Elizabeth Boyd was twenty-one, but standing there with her hair tumbling about her shoulders she might have been taken by a not-too-close observer for a child. It was only when you saw her eyes and the resolute tilt of the chin that you realized that she was a young woman very well able to take care of herself in a difficult world. Her hair was very fair, her eyes brown and very bright, and the contrast was extraordinarily piquant. They were valiant eyes, full of spirit; eyes, also, that saw the humour of things. And her mouth was the mouth of one who laughs easily. Her chin, small like the rest of her, was strong; and in the way she held herself there was a boyish jauntiness. She looked--and was--a capable little person.

She stood besides James like a sentinel, watching over him as he breakfasted. There was a puppy belonging to one of the neighbours who sometimes lumbered over and stole James's milk, disposing of it in greedy gulps while its rightful proprietor looked on with piteous helplessness. Elizabeth was fond of the puppy, but her sense of justice was keen and she was there to check this brigandage.

It was a perfect day, cloudless and still. There was peace in the air. James, having finished his milk, began to wash himself. A squirrel climbed cautiously down from a linden tree. From the orchard came the murmur of many bees.

Aesthetically Elizabeth was fond of still, cloudless days, but experience had taught her to suspect them. As was the custom in that locality, the water supply depended on a rickety windwheel. It was with a dark foreboding that she returned to the kitchen and turned on one of the taps. For perhaps three seconds a stream of the dimension of a darning-needle emerged, then with a sad gurgle the tap relapsed into a stolid inaction. There is no stolidity so utter as that of a waterless tap.

'Confound it!' said Elizabeth.

She passed through the dining-room to the foot of the stairs.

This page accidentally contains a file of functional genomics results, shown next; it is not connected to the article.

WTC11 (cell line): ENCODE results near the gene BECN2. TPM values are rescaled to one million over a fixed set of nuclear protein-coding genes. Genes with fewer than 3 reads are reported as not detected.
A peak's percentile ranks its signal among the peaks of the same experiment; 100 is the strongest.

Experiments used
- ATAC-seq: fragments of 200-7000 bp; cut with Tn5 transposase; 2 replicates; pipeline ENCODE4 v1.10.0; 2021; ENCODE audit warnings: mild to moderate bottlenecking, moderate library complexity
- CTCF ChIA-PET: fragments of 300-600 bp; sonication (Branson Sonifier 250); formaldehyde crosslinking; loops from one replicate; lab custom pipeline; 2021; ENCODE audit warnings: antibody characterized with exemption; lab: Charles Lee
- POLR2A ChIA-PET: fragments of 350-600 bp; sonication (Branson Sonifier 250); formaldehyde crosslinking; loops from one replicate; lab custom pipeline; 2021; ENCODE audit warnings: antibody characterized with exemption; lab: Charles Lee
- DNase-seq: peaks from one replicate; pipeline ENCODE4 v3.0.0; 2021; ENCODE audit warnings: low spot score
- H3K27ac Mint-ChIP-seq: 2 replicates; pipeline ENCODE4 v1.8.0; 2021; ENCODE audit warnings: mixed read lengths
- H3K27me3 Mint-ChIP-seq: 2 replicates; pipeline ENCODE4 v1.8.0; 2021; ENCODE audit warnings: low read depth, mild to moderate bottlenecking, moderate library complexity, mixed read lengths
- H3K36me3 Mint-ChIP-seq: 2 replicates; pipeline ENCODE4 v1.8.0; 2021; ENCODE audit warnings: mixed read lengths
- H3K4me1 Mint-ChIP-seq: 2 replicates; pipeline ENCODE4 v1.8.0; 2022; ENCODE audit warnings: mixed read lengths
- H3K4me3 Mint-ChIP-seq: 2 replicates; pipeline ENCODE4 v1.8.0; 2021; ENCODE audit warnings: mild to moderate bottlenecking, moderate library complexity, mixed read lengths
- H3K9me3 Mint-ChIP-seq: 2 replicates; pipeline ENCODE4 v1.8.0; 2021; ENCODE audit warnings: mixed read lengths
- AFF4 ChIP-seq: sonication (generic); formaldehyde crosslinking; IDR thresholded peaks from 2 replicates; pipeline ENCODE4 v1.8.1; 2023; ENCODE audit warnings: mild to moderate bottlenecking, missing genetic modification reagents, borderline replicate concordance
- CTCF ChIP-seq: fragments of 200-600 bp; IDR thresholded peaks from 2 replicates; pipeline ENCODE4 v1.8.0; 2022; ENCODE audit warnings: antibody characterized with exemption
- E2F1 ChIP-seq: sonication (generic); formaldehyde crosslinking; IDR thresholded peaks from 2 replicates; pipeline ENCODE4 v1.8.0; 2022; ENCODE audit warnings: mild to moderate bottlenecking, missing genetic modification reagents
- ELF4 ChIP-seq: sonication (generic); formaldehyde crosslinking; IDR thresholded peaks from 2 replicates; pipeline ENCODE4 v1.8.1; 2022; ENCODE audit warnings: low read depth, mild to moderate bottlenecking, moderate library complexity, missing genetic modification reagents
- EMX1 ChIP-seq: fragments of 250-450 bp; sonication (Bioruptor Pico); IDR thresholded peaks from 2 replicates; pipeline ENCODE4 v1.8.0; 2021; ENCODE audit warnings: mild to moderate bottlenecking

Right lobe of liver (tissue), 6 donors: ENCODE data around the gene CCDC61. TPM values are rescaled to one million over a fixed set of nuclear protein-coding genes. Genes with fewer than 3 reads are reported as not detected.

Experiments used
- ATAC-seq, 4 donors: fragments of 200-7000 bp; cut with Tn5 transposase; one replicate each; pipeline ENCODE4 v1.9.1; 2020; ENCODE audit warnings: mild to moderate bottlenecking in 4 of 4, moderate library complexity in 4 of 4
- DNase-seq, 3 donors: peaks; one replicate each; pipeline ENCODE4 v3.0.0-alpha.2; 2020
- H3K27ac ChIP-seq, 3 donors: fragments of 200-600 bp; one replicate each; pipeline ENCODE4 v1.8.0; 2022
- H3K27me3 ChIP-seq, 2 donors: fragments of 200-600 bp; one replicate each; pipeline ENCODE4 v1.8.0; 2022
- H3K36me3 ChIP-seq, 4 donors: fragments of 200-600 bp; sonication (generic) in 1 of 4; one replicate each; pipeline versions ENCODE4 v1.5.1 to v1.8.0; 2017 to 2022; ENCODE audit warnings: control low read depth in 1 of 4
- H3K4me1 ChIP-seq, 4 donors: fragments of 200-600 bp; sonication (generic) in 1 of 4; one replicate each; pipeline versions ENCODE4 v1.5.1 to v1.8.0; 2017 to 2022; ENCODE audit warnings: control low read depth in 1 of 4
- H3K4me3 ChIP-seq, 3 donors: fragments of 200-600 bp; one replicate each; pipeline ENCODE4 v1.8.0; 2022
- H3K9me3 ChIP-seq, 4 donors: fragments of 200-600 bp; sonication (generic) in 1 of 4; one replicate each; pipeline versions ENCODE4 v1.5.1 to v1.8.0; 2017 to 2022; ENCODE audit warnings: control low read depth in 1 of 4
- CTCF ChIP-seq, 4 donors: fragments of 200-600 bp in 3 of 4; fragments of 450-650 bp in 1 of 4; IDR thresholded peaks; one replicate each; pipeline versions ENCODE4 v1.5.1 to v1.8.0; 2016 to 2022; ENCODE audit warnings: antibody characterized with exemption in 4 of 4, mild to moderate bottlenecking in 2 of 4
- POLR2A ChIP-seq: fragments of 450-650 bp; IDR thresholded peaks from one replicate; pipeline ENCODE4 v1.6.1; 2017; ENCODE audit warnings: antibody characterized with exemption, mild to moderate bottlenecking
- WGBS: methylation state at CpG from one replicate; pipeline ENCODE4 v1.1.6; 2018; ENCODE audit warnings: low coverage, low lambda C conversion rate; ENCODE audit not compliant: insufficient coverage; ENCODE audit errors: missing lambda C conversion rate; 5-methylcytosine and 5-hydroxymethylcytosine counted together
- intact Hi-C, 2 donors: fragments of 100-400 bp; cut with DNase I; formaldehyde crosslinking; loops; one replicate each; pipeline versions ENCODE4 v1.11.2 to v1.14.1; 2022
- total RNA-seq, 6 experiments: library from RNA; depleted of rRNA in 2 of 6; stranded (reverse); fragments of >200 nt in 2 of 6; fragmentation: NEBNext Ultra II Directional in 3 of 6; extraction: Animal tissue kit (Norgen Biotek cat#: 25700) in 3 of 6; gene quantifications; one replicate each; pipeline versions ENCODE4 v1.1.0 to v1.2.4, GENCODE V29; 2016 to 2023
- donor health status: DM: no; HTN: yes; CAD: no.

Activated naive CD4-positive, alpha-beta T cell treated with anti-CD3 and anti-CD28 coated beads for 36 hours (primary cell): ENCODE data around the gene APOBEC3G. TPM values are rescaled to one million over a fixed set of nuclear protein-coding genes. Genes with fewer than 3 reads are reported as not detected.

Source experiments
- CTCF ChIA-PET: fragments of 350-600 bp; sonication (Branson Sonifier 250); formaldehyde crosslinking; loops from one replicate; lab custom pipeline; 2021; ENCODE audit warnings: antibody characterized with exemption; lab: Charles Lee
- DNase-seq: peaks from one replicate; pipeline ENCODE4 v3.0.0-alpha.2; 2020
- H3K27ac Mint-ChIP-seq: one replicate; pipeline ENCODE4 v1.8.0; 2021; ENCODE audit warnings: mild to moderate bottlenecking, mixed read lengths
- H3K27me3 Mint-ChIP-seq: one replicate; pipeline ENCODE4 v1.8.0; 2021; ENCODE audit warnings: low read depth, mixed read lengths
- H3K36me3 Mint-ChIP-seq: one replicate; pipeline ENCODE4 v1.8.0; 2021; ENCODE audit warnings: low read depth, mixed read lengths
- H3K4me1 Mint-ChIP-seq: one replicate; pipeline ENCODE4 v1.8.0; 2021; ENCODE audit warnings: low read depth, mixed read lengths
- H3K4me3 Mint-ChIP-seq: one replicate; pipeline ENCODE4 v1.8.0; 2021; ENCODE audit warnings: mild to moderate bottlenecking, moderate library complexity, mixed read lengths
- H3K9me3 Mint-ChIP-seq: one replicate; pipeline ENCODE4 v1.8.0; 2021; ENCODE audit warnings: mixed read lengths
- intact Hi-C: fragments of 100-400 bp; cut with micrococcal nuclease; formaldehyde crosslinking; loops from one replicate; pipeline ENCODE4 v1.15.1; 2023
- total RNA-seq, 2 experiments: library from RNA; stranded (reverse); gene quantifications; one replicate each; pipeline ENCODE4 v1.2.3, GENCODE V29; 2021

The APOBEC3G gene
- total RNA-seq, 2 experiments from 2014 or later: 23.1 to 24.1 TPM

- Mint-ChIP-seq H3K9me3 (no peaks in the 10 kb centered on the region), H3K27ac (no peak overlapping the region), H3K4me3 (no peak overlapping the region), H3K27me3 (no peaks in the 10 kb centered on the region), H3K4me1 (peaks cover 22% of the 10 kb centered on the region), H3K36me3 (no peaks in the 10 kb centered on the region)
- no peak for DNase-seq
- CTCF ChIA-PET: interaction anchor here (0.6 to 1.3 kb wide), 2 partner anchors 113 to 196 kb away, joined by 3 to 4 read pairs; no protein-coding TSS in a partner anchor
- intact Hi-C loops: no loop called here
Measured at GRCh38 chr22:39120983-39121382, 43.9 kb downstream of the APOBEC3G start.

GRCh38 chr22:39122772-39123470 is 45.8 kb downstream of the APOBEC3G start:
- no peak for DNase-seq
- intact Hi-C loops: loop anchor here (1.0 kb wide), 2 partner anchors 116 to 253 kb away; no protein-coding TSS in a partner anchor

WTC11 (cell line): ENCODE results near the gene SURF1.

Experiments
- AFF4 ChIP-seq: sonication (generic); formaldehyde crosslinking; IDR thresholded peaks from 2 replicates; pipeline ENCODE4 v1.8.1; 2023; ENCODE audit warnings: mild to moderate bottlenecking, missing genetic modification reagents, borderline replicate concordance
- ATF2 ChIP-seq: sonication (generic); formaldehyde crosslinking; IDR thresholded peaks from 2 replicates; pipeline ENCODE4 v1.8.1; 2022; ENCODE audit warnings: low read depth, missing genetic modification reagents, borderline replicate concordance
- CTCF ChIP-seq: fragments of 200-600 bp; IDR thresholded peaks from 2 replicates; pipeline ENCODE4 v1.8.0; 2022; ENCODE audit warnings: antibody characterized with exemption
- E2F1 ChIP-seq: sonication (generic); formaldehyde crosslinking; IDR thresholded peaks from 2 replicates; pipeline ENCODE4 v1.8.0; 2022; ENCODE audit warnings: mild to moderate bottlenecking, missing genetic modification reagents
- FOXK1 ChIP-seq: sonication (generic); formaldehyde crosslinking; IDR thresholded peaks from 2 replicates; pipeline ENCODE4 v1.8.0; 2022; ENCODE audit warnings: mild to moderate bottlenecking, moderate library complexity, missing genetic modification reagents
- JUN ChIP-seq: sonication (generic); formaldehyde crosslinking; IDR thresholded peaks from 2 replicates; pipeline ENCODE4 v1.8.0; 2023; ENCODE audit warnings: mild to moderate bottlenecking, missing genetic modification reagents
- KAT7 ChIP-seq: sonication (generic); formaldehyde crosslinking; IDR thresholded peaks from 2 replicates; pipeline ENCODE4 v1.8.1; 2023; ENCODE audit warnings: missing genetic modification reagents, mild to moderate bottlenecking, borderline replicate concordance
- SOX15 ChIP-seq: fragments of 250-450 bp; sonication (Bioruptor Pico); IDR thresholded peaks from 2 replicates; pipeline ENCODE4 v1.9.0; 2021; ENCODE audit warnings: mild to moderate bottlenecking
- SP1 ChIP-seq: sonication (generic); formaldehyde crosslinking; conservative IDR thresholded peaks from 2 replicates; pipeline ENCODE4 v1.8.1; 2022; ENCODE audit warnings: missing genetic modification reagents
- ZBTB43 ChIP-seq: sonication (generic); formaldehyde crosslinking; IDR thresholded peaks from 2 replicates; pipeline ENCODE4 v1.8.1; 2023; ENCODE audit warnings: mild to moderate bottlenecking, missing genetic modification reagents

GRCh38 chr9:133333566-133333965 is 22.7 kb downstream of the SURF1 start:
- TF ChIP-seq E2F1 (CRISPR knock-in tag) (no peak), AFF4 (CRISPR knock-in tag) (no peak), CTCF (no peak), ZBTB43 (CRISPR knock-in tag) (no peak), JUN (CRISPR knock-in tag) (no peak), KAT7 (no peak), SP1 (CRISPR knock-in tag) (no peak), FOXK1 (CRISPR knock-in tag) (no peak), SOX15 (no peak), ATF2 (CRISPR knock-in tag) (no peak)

'Nutty!'

There was no reply.

'Nutty, my precious lamb!'

Upstairs in the room next to her own a long, spare form began to uncurl itself in bed; a face with a receding chin and a small forehead raised itself reluctantly from the pillow, and Claude Nutcombe Boyd signalized the fact that he was awake by scowling at the morning sun and uttering an aggrieved groan.

Alas, poor Nutty! This was he whom but yesterday Broadway had known as the Speed Kid, on whom head-waiters had smiled and lesser waiters fawned; whose snake-like form had nestled in so many a front-row orchestra stall.

Where were his lobster Newburgs now, his cold quarts that were wont to set the table in a roar?

Nutty Boyd conformed as nearly as a human being may to Euclid's definition of a straight line. He was length without breadth. From boyhood's early day he had sprouted like a weed, till now in the middle twenties he gave startled strangers the conviction that it only required a sharp gust of wind to snap him in half. Lying in bed, he looked more like a length of hose-pipe than anything else. While he was unwinding himself the door opened and Elizabeth came into the room.

'Good morning, Nutty!'

'What's the time?' asked her brother, hollowly.

'Getting on towards nine. It's a lovely day. The birds are singing, the bees are buzzing, summer's in the air. It's one of those beautiful, shiny, heavenly, gorgeous days.'

A look of suspicion came into Nutty's eyes. Elizabeth was not often as lyrical as this.

'There's a catch somewhere,' he said.

'Well, as a matter of fact,' said Elizabeth, carelessly, 'the water's off again.'

'Confound it!'

'I said that. I'm afraid we aren't a very original family.

'What a ghastly place this is! Why can't you see old Flack and make him mend that infernal wheel?'

'I'm going to pounce on him and have another try directly I see him. Meanwhile, darling Nutty, will you get some clothes on and go round to the Smiths and ask them to lend us a pailful?'

'Oh, gosh, it's over a mile!'

'No, no, not more than three-quarters.'

'Lugging a pail that weighs a ton! The last time I went there their dog bit me.'

'I expect that was because you slunk in all doubled up, and he got suspicious. You should hold your head up and throw your chest out and stride up as if you were a military friend of the family.'

Self-pity lent Nutty eloquence.

'For Heaven's sake! You drag me out of bed at some awful hour of the morning when a rational person would just be turning in; you send me across country to fetch pailfuls of water when I'm feeling like a corpse; and on top of that you expect me to behave like a drum-major!'

'Dearest, you can wriggle on your tummy, if you like, so long as you get the fluid. We must have water. I can't fetch it. I'm a delicately-nurtured female.'